You tell the lonely not to be bitter
And the peace of your sky will descend into their thoughts.

Oh, night, oh, sweet summer night, speak softly With lightened feet and soothing voice
So that the poor deceased, who can love no more, Will not be wakened, oh loving night!

nuit sample pages

SSA and Piano

Text by Marjorie Pickthall

4 min duration

email me to purchase copies of the score [$2.25 per copy]

Commissioned by the Oriana Choir of Toronto, Mitchell Pady.

audio excerpt:


“Snow Dreams” aims to capture the magic and peacefulness of snow; how it falls, how it silences the landscape, how it reflects light and how it encapsulates time and place. The work is almost bare, only a faint framework of pitches from the piano lay underneath long beautiful melodies from the singers as if a still frozen landscape unfolds. Defenseless trees stand waiting to bare the weight of tiny flakes; Pickthall equates each flake to white flowers ready to bloom, inspire and enwrap. The first two stanzas of the poem are musically set in a similar way using a “verse-chorus” form from popular music. The final stanza is set in a more delicate, floating style.


O, The white flowers,
How they float, how they follow
Down from the hillside and up from the hollow. When the wind calls them they answer in showers, So shining, so tender,
Rose-rounded and leaf-slender,
They ring me, they wreathe me wherever I go.
O, the white flowers,
The flowers of the snow.

O, the white stars,
They have dawned, they have drifted
Like dust the wind strawed and the Mary-moon sifted, Through the briar-berry bent to the cedar-wood bars.
So soft, so unbounded.
Flame-pointed, rose-rounded,
They have clung, they have swung where the branches are low. O, the white stars,
The stars of the snow.

O, the white dreams,
How they kiss, how they quiver,
The weft of the cloud and the woof of the river,
Where the elder-tree shadows the sleep of her streams.
They lead me, they linger,
Frost-foot and mist-finger,
Saying, Hands, would you hold us, and Heart, would you know All the white dreams,
The dreams of the snow?

snow dreams sample score pages

SATB A Cappella

3 min

Marjorie Pickthall text [public domain]

ECS Publishing No: 1.3574 (2019) PURCHASE

Commissioned by the National Youth Orchestra of Canada,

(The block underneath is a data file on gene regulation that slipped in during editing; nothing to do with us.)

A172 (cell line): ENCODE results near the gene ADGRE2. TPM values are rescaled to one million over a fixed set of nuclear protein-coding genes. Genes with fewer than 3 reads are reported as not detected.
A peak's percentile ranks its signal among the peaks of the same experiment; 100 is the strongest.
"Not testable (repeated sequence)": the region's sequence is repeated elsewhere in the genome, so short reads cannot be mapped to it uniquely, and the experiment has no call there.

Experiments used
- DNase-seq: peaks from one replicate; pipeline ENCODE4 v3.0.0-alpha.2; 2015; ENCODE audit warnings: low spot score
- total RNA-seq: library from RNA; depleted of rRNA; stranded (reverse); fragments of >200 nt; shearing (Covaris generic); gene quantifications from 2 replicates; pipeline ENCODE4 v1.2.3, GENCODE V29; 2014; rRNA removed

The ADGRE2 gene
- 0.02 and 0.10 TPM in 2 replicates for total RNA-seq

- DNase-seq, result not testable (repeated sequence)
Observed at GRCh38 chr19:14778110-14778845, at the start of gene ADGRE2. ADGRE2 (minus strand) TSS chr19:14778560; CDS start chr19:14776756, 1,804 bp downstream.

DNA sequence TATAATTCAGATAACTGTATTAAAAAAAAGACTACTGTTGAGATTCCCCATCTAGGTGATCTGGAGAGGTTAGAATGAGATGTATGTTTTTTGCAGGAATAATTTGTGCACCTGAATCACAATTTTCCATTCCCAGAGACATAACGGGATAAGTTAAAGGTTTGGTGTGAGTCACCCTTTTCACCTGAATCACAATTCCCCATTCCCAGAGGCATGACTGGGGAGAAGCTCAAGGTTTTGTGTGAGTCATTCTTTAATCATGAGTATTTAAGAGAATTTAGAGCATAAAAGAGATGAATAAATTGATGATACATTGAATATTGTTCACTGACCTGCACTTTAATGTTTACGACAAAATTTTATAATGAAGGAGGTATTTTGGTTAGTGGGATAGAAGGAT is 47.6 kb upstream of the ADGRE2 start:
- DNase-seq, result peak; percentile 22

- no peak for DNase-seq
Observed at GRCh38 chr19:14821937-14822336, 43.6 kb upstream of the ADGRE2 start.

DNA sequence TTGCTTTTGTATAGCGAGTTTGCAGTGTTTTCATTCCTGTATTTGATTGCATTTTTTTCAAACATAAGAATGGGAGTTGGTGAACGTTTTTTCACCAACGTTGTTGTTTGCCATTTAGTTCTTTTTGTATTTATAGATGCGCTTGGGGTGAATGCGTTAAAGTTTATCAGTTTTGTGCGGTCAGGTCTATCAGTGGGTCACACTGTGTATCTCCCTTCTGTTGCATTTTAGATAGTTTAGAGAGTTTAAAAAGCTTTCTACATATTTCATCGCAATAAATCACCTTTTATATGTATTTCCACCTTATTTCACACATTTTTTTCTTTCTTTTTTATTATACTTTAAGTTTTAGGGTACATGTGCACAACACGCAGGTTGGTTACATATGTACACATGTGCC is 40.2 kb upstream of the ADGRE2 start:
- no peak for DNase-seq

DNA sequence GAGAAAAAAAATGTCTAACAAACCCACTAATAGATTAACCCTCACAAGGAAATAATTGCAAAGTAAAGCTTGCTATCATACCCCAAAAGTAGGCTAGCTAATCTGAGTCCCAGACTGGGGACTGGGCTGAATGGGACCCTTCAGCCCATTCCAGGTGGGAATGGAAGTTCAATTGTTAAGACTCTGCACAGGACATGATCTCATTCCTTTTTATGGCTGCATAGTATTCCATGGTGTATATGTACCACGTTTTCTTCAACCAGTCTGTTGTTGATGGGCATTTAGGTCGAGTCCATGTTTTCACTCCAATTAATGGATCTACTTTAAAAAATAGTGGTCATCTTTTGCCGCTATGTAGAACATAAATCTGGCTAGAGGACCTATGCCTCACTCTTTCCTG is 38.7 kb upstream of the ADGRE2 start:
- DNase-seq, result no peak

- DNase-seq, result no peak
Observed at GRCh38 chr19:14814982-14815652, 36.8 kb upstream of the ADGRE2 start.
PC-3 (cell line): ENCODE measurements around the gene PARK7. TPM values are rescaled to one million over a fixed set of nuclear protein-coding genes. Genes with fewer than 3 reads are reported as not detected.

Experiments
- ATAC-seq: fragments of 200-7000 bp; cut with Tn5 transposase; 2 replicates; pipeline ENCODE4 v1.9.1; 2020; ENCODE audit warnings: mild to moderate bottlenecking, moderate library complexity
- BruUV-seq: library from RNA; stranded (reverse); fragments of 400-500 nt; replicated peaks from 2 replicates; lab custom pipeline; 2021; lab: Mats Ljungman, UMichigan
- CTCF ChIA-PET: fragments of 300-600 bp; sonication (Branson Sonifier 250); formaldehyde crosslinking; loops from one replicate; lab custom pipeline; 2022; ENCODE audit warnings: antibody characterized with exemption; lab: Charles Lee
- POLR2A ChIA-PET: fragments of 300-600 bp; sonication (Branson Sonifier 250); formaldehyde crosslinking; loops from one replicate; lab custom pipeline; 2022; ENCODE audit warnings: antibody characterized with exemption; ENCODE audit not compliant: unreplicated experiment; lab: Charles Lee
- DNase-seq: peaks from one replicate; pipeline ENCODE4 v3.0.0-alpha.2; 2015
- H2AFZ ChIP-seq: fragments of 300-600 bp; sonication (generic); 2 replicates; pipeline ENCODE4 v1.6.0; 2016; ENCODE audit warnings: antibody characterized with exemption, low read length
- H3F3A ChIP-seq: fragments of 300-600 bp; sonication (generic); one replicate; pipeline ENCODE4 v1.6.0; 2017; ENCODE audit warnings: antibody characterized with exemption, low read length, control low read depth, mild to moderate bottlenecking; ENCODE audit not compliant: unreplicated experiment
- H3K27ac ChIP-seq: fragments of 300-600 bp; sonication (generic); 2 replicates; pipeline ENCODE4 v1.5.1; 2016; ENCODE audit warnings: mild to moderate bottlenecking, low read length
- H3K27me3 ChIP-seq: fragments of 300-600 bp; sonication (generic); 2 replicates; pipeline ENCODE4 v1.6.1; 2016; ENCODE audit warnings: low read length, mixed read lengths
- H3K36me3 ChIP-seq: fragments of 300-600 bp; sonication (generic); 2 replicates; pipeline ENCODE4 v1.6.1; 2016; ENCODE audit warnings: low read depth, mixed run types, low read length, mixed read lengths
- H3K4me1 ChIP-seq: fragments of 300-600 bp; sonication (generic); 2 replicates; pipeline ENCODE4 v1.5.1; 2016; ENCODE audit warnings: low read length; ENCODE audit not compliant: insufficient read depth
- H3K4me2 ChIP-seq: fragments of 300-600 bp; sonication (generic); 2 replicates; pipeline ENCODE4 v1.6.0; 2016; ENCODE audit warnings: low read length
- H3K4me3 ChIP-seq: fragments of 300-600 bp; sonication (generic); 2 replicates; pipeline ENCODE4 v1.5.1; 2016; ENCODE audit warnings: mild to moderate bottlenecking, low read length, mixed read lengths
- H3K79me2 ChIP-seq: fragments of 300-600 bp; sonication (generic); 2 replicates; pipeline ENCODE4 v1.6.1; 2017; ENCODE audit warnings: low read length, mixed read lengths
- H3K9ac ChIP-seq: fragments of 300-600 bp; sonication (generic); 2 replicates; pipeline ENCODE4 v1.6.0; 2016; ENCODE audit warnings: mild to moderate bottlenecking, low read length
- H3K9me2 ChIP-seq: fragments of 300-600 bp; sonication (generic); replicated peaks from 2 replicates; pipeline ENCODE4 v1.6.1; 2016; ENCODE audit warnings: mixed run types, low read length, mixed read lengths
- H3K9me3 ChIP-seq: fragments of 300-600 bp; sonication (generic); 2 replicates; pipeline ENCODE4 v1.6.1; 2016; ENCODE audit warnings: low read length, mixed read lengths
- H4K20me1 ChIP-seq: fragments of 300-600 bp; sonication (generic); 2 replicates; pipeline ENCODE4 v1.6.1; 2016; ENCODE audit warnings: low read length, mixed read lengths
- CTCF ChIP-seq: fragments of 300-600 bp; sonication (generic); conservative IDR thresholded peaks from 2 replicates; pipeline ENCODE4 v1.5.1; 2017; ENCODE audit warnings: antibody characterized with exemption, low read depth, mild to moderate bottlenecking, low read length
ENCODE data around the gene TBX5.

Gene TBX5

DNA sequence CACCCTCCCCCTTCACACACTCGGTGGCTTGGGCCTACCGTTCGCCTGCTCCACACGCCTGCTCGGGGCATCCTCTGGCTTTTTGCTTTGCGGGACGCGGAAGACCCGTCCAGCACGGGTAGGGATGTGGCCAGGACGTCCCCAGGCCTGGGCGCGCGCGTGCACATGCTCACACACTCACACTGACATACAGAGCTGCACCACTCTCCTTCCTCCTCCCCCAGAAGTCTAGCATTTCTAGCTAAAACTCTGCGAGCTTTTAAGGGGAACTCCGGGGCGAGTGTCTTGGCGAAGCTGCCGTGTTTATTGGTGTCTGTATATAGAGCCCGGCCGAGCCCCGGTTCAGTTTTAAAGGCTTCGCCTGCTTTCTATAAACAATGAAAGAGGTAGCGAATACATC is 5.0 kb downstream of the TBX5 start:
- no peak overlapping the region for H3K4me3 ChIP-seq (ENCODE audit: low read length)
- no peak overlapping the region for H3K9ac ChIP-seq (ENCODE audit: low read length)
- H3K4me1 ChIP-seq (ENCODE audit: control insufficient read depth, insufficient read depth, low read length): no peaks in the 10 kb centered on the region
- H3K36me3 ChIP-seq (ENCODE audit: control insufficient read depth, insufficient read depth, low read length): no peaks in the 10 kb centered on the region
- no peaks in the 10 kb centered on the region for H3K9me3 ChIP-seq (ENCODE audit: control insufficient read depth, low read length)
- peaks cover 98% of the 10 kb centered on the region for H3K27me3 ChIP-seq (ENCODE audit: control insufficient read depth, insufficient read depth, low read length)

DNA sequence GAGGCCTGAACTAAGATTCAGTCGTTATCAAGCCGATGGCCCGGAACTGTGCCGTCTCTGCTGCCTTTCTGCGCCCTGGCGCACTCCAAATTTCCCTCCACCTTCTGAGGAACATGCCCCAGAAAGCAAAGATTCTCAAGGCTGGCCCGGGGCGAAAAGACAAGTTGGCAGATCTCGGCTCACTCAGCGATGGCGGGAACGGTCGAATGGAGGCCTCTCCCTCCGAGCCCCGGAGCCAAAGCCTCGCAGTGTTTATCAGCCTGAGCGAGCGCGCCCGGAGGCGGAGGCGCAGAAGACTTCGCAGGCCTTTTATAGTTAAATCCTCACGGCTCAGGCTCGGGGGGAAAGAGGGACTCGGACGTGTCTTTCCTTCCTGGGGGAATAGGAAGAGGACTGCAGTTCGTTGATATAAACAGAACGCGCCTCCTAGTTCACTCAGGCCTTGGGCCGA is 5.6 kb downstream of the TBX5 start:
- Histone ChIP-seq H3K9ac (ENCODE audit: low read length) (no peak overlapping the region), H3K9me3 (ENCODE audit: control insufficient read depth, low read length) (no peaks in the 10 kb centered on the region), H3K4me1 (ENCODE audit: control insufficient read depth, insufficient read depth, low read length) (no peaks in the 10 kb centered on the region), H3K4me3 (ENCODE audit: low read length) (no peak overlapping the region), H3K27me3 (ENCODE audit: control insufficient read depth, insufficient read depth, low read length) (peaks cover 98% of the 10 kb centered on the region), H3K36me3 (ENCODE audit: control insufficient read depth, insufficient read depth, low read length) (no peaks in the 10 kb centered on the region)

With thanks to the generosity of The Patrick Hodgson Family Foundation

Performance by the National Youth Orchestra of Canada and the European Youth Orchestra

Audio from 2018 Migrations CD



Marjorie Pickthall (1883-1922) in public domain, alt. by the composer.

O though the way be rough and long, And dangers lurk on every side,
Yet still we lift our constant song,— And music shall be our guide.

Though tempests fill the empty sky, And terrors vex the circling night, Yet still with one accord we cry,— And music shall be our light.

Though fear should follow all the way Along the path our feet must roam.
Yet still with heart and voice we say,— Music shall lead us home.

“Lead Us Home” speaks to the power music holds; its ability to comfort, to transport and heal. In moments of conflict, strife and grief, we turn to music to lead us home and make us whole.


Lead Us Home (brass version)
Lead us Home (National Youth Orchestra of Canada 2020) [instrumental]

I Sing

SATB and Oboe

Text by Melissa Lalonde

4 min duration

Hinshaw Music 2023

sample pages

Commissioned by the Exultate Chamber Singers.


“I Sing” was written to honour Dr. Hilary Apfelstadt as she retires from the Exultate Chamber Singers.

It speaks to the thousands of lives Dr. A has inspired and influenced throughout her musical career, how she shapes and moulds not only our voices, but our souls.

Poetry written by Melissa Lalonde, and written specifically for Dr. Apfelstadt.

Oboe – Clare Scholtz (Univ. of Toronto)

Recorded in rehearsal by the composer

“To a Conductor”
I push, I pull, I shape, I mold
the clay of voices, fresh and cold
pulled from the bottom of the lakes
of souls who fear, or long, or wait

to sing.

With care, I gently move the air
to dry the patterns I’ve prepared,
and in the hearth of each ignite
an inner pulse, a human right

to sing.

And when this work of art by flame
is set, I help to paint its strains
with inspiration, wit, and will,
until there is no need to fill,

I sing.

SATB a cappella

4 min

Bliss Carman

Boosey & Hawkes 2019



Commissioned by That Choir, Craig Pike.


Christmas Song

ABOVE the weary waiting world,
Asleep in chill despair,
There breaks a sound of joyous bells
Upon the frosted air.
And o’er the humblest rooftree, lo,
A star is dancing on the snow.What makes the yellow star to dance
Upon the brink of night?
What makes the breaking dawn to glow
So magically bright,—
And all the earth to be renewed
With infinite beatitude?
The singing bells, the throbbing star,
The sunbeams on the snow,
And the awakening heart that leaps
New ecstasy to know,—
They all are dancing in the morn
Because a little child is born.

SATB and Piano

2 min

“from the Age of Steam”



Commissioned by the Harmonia Choir of Ottawa, director Kurt Ala-Kantti



This piece takes influence from the pop tune “I’m a Train” with a light heartiness feel and fast, train-like speed at which the song explores. This new composition has a folk inspired melody in two parts. It combines folk and contemporary writing; the slower cadences exemplify a more contemporary use of harmony and voice leading while the piano texture and verse melodies of the choir speak to a more traditional folk aesthetic. The piece is somewhat of a theme and variation form. Each verse and refrain repeat ideas while adding something new, or changing subtly. At times the instrumentation changes (which voice part sings at a time) or the texture changes (number of voices singing, or accompaniment is left out [optional]). The piano part changes throughout the short composition adding interest while providing a stable foundation for the choir.

The lyrics are adapted from a poem from the ‘Songs From the Age of Steam” no. 473 ‘Western Railroad’ The author is unknown, but the words date back to 1863 and can be found in the British Library (Shelfmark HS.74/1570/59). I freely adapted the text to suit my needs, the original poem is longer and some of the lyrics are in a different order in the original poem.